Adventures are revealed of the windfall yacht Marabu

The Maruba in the Solent.  Peggy Smith is fourth from the left.
The Maruba in the Solent. Peggy Smith is fourth from the left.
Jo and Rhys Williams competing in a nighttime navigational competition in East Hampshire

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On March 3 I wrote about the Marabu, one of the ‘windfall’ yachts built by the Third Reich in Germany to train Luftwaffe pilots in navigation. After the Second World War these were commandeered by the allies and brought back to the UK.

The Marabu, which ended up in HMS Hornet at Gosport, went on to take part in the Cruising Club of America’s Newport to Bermuda Race.

I’m grateful to Peggy Smith MBE of Denmead, who was the PA to HMS Hornet’s captain at the time, for loaning me a report by Captain Peter Carey.

He states that the Marabu arrived back at HMS Hornet on Saturday evening, July 26, 1954.

She had left England on March 31 on a snowy morning with a gale blowing on her way to Bermuda and the Transatlantic race.

In the intervening four months, Marabu had sailed 11,281 miles during a period of 79 days 21 hours at sea at an average speed of 5.9 knots. Her route to Newport was via Oporto and the Bay of Biscay.

After that it was on to Tenerife in the Canaries, across to Antigua and Nelson’s Harbour for a refit by the crew.

Then onward to Bermuda, New London, Long Island and finally Newport, arriving two days before the race began.

Last-minute preparations and polishing took place at the New London Submarine Base courtesy of the US Navy.

It must be understood that no Admiralty funds whatsoever were available to help meet expenses for the trip.

Rigging and canvas had been sparingly ordered from a balance of credit of only £120 in December, 1951. This came from friends and generous contributions.

Peggy tells me that there was no engine and to slow the Marabu down, buckets on long ropes were tossed over the side and used as drag!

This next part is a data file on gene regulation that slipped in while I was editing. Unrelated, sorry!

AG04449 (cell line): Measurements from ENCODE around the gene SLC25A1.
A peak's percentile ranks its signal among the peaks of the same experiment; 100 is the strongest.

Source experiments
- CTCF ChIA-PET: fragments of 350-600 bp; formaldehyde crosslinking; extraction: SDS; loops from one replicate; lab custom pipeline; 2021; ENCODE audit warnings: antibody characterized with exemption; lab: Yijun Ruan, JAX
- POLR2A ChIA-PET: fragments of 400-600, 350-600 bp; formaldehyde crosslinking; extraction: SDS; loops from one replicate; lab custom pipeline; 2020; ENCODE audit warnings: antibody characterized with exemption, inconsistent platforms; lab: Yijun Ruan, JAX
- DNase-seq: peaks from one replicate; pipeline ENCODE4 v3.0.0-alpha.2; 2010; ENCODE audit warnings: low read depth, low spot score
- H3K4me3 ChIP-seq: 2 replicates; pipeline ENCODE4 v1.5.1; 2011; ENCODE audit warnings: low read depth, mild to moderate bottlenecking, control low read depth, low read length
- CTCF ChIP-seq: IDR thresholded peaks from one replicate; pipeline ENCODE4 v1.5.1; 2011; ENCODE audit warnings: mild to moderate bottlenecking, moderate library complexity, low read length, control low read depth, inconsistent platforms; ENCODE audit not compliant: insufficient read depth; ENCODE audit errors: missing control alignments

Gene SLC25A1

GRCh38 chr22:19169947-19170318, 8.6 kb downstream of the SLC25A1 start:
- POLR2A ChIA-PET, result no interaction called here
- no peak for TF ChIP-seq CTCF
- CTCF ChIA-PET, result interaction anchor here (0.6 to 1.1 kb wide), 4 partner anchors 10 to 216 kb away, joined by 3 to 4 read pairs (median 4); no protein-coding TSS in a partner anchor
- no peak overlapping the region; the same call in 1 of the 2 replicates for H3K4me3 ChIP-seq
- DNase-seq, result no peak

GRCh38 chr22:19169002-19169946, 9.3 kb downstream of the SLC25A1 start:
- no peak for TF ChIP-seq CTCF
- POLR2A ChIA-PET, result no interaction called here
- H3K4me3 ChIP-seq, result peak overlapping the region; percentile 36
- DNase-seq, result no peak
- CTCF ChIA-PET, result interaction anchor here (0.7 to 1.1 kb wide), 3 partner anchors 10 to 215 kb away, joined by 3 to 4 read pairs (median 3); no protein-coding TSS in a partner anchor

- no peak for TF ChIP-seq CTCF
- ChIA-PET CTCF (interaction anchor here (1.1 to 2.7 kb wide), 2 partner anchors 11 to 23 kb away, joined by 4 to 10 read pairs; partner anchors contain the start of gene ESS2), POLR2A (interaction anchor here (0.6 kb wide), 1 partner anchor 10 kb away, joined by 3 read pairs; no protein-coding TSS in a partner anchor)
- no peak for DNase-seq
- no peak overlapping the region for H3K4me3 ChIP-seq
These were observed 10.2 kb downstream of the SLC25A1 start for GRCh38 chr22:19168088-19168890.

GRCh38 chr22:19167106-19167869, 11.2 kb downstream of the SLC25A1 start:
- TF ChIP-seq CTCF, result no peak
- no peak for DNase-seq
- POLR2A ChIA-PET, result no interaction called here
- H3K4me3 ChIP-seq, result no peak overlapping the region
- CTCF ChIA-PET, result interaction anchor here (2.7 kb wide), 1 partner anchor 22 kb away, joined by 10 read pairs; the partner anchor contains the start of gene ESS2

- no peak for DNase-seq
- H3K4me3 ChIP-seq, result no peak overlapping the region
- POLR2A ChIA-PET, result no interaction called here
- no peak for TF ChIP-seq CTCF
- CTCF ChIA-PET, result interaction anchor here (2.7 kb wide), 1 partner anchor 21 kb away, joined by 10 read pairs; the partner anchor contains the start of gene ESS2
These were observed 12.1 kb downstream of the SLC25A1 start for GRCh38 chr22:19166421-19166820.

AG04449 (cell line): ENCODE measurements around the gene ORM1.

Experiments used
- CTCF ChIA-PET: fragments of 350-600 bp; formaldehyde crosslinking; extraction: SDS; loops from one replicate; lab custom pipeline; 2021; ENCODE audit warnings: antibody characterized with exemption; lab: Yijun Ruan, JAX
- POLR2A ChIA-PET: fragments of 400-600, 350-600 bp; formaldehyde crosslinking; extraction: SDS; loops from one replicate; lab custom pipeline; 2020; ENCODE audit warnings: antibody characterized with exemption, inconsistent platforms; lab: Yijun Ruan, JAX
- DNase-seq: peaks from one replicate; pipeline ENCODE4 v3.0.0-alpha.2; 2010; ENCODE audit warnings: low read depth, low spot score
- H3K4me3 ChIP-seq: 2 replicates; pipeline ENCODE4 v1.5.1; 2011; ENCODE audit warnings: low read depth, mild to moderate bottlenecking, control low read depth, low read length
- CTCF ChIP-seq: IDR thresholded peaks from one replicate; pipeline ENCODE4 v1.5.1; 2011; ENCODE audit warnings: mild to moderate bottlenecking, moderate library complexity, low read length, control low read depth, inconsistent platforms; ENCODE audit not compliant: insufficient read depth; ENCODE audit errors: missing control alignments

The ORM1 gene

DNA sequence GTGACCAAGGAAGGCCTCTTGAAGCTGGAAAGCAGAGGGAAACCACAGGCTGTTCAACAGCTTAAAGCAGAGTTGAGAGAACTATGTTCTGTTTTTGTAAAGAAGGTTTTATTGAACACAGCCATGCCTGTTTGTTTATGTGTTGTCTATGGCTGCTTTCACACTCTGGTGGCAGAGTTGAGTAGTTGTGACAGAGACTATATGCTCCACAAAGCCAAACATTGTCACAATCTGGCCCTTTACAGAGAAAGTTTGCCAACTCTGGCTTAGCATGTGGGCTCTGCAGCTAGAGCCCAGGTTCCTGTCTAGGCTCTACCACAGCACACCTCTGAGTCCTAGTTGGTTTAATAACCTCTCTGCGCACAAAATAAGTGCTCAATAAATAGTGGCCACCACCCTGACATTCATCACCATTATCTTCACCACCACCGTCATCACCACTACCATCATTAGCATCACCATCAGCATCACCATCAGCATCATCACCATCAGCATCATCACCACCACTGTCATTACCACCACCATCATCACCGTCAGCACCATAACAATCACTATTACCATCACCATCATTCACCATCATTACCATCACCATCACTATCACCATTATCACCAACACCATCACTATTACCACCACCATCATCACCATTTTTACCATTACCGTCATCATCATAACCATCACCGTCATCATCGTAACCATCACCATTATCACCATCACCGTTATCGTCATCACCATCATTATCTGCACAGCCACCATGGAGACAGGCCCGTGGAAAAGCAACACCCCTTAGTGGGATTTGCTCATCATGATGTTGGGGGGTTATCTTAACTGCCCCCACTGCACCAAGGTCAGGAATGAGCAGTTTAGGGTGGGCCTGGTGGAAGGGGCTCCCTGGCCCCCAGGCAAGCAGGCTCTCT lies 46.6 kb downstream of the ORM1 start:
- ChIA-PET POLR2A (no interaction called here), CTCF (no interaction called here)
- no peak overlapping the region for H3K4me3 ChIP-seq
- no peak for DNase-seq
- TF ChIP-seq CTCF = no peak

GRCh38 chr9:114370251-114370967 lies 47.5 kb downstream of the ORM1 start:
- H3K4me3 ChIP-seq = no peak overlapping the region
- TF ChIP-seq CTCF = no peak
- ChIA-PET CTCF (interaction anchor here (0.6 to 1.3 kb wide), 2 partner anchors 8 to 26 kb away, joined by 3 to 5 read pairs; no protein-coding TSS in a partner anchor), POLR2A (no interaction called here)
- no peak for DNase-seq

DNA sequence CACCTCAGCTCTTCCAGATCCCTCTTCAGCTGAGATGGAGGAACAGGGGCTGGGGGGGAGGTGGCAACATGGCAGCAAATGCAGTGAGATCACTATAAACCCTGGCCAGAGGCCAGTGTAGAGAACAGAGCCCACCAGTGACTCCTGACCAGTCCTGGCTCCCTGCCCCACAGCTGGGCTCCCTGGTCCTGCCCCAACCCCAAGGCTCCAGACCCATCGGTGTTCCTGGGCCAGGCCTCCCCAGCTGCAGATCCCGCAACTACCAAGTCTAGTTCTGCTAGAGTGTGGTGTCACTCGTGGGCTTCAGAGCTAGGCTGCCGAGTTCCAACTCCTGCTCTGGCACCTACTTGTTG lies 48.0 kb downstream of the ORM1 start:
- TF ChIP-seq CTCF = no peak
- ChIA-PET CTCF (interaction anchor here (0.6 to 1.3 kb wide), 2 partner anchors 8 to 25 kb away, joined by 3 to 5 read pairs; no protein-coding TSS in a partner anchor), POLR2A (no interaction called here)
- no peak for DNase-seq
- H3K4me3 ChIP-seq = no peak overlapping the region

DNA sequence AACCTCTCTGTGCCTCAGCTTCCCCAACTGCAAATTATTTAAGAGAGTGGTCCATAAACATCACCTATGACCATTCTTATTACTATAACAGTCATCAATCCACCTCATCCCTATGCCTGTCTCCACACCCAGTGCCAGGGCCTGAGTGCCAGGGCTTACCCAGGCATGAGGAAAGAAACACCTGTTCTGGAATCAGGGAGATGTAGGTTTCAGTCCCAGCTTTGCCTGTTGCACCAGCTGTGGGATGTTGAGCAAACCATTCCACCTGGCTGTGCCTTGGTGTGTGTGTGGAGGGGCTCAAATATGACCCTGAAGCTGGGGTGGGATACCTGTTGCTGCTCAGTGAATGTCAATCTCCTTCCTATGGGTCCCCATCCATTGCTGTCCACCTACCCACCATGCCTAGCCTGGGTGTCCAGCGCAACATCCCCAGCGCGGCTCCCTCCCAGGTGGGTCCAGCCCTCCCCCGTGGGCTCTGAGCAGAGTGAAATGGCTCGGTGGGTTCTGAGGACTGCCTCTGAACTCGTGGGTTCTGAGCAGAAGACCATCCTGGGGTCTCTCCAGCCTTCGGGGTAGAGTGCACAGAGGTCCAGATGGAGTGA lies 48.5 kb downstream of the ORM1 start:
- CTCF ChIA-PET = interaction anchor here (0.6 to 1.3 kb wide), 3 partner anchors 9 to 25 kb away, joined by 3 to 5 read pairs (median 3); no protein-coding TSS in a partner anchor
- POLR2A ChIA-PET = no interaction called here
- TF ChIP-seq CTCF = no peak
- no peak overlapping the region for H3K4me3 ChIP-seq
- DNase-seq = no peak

The race itself was somewhat of an anticlimax as the Marabu went off searching for winds westward of the Rhumb Line (a line crossing all meridians of longitude at the same angle.)

The race started a few days later on July 2, from Bermuda, again in light winds. On July 14 the Marabu was east of Newfoundland Banks when the new French ocean racer Janabel appeared.

For the next four days they remained in sight of one another. The Marabu seemed to get the better of the French boat as her crew were not used to the new boat.

On July 17 the yachts were through the high pressure area and were changing spinnakers for genoas.

On the morning of March 21 the Marabu was six hours ahead and two days later she entered Plymouth, four hours behind Caribee and 14 hours ahead of Janabel.

Peggy tells me that the Marabu was part of the Coastal Forces Sailing Club based at HMS Hornet in Gosport.

It was largely due to club members that Marabu was in such good condition when taken back by the Admiralty to be used as an official sail training yacht.

After Hornet’s closure in 1957, the club continued to function to provide opportunities for members to take part in ocean races.